HMS Walney (M104)

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For other ships of the same name, see HMS Walney.
HMS Walney (M104).JPG
HMS Walney docked at Liverpool in May 2006
Career (United Kingdom)
Name: HMS Walney (M104)
Operator: Royal Navy
Builder: Vosper Thornycroft
Launched: 25 November 1991
Commissioned: 19 February 1993
Decommissioned: 15 October 2010
Homeport: HMNB Clyde
Status: Decommissioned
General characteristics
Class and type: Sandown class minehunter
Displacement: 600 tonnes
Length: 52.5 m
Beam: 10.9 m
Draught: 2.3 m
Propulsion: 2 shafts Voith-Schneider propulsors
diesel-electric drive
Paxman Valenta diesels, 1,500 shp
Speed: 13 knots diesel, 6.5 knots electric
Complement: 34 (7 officers, 27 ratings)
Sensors and
processing systems:
Type 1007 navigation radar
Type 2093 variable-depth mine hunting sonar
Armament: 1 × Oerlikon 30 mm KCB gun on DS-30B mount
2 × 7.62 mm L7 GPMG machine guns
Wallop Defence Systems Barricade Mk. III countermeasure launchers
Irvin Aerospace Replica Decoy launchers
Notes: Mine Counter-Measures Equipment:
SeaFox mine disposal system
Clearance divers

HMS Walney (M104) was a Sandown-class minehunter of the British Royal Navy. She was the fourth of the Sandown-class minehunters, and the second ship to carry the name, which comes from the island off Barrow-in-Furness in Cumbria on the north-west coast of England.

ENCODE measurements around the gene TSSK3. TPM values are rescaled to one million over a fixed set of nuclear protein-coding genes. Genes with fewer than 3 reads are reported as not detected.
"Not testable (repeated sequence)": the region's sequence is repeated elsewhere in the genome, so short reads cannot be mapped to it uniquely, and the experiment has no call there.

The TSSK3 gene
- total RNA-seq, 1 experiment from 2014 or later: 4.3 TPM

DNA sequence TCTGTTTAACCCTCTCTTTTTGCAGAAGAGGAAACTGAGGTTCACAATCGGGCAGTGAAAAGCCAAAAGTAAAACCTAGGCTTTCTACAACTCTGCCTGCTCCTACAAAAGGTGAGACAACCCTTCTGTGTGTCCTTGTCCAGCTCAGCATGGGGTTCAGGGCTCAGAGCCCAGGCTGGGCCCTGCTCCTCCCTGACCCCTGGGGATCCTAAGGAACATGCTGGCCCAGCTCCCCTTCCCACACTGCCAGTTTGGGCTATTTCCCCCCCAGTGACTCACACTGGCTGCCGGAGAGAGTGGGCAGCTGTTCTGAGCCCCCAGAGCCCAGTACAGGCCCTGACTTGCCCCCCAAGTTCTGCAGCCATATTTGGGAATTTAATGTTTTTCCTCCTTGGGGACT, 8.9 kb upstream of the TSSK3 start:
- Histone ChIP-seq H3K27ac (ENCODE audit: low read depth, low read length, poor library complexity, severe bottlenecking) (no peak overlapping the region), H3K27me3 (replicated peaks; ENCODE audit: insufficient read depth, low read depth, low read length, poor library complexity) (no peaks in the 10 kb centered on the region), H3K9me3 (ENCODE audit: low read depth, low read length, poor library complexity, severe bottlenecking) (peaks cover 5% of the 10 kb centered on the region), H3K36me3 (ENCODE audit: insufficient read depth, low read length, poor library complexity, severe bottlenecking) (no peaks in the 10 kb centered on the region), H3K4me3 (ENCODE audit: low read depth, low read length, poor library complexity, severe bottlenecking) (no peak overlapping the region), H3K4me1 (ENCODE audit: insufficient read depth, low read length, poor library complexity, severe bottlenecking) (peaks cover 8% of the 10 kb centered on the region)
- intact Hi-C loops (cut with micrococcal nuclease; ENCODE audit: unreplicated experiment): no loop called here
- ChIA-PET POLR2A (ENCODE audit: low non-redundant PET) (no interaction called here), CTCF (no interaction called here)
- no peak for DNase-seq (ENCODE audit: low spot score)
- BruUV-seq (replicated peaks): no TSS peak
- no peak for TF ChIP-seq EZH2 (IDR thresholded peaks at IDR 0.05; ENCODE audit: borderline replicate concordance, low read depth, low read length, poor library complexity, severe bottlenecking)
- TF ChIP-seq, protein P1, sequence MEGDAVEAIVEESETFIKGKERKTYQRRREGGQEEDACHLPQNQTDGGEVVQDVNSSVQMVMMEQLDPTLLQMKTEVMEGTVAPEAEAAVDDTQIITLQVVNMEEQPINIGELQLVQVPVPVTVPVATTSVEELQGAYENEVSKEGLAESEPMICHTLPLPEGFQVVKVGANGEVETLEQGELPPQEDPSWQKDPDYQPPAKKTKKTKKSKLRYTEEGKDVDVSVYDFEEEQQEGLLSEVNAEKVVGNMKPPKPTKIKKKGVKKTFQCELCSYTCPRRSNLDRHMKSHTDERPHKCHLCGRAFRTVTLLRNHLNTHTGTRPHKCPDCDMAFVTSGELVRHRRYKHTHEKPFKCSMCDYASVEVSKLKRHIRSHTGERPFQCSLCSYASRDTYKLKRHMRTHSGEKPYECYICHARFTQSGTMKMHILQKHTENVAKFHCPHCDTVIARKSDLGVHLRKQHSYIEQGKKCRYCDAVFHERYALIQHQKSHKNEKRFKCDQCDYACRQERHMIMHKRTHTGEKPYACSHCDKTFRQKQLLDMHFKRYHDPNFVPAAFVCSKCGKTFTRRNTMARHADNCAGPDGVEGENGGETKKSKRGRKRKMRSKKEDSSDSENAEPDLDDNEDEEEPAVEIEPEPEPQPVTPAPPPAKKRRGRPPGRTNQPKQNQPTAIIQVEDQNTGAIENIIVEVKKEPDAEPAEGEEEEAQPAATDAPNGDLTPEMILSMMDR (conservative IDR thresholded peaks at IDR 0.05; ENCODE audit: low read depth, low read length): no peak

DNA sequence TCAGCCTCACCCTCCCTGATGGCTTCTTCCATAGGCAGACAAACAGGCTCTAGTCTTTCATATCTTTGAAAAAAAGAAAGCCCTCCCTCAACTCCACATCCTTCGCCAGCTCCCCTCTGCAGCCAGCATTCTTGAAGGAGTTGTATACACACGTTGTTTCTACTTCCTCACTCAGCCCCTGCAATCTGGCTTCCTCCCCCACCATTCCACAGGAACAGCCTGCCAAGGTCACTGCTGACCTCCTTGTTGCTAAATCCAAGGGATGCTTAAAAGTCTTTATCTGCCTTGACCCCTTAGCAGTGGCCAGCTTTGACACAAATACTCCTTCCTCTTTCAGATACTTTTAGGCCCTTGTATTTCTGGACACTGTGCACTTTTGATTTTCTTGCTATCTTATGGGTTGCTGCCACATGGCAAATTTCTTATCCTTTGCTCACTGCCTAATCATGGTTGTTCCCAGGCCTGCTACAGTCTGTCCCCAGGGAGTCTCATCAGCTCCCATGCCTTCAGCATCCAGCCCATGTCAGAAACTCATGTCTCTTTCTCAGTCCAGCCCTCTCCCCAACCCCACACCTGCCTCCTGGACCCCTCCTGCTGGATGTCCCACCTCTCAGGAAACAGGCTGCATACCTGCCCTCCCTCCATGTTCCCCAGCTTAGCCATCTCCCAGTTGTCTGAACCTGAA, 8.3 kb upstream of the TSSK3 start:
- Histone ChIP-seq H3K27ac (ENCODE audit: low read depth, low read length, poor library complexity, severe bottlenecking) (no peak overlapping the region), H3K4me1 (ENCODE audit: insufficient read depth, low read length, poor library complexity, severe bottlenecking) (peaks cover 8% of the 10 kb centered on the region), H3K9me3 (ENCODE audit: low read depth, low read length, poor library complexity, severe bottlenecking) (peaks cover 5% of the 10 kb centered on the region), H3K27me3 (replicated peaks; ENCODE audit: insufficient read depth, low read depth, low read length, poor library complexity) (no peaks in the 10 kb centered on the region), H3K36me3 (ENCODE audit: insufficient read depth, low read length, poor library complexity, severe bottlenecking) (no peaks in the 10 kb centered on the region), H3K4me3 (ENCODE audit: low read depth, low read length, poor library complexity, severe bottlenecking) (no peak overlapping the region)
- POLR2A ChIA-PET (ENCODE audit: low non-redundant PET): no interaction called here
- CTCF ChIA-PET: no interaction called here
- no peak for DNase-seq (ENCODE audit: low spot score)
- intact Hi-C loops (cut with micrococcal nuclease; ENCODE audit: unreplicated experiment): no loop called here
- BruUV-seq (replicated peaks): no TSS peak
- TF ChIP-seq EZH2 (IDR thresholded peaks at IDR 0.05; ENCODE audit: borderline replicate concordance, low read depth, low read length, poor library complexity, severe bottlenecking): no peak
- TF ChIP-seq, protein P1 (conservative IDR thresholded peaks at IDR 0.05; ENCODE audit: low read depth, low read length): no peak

Construction and design[edit]

HMS Walney was one of four Sandown-class minehunters ordered from Vosper Thornycroft on 27 July 1987.[1] She was laid down at Vosper Thoneycroft's Woolston, Southampton shipyard in May 1990, launched on 25 November 1991 and commissioned on 20 February 1993.[1][2]


On 15 May 2006, HMS Walney and HMS Atherstone discovered a 1000 lb World War II bomb whilst conducting a survey of the River Mersey.[3]

It was announced on December 16, 2009, that Walney would be decommissioned sometime in 2010.[4] She was decommissioned in a ceremony on 15 October 2010 at her homeport, HMNB Clyde. Walney called in at her affiliated town of Barrow-in-Furness on her way to her final port of call, Portsmouth naval base.[5]



  1. ^ a b Baker 1998, p. 947.
  2. ^ Saunders 2002, p. 780.
  3. ^ "1000 lb WW II Bomb Discovered During Operation Roco". Irishseashipping. 2006. Retrieved 27 October 2010. 
  4. ^ "MoD names ships cut from Navy". Defence Management. 26 October 2010. Retrieved 27 October 2010. 
  5. ^ "Base Says Farewell To Mine Hunter". Royal Navy. 26 October 2010. Retrieved 27 October 2010. 


  • Baker, A.D. (1998). The Naval Institute Guide to Combat Fleets of the World 1998–1999. Annapolis, Maryland, USA: Naval Institute Press. ISBN 1-55750-111-4. 
  • Saunders, Stephen (2002). Jane's Fighting Ships 2002–2003. Coulsdon, UK: Jane's Information Group. ISBN 0-7106-24328. 

External links[edit]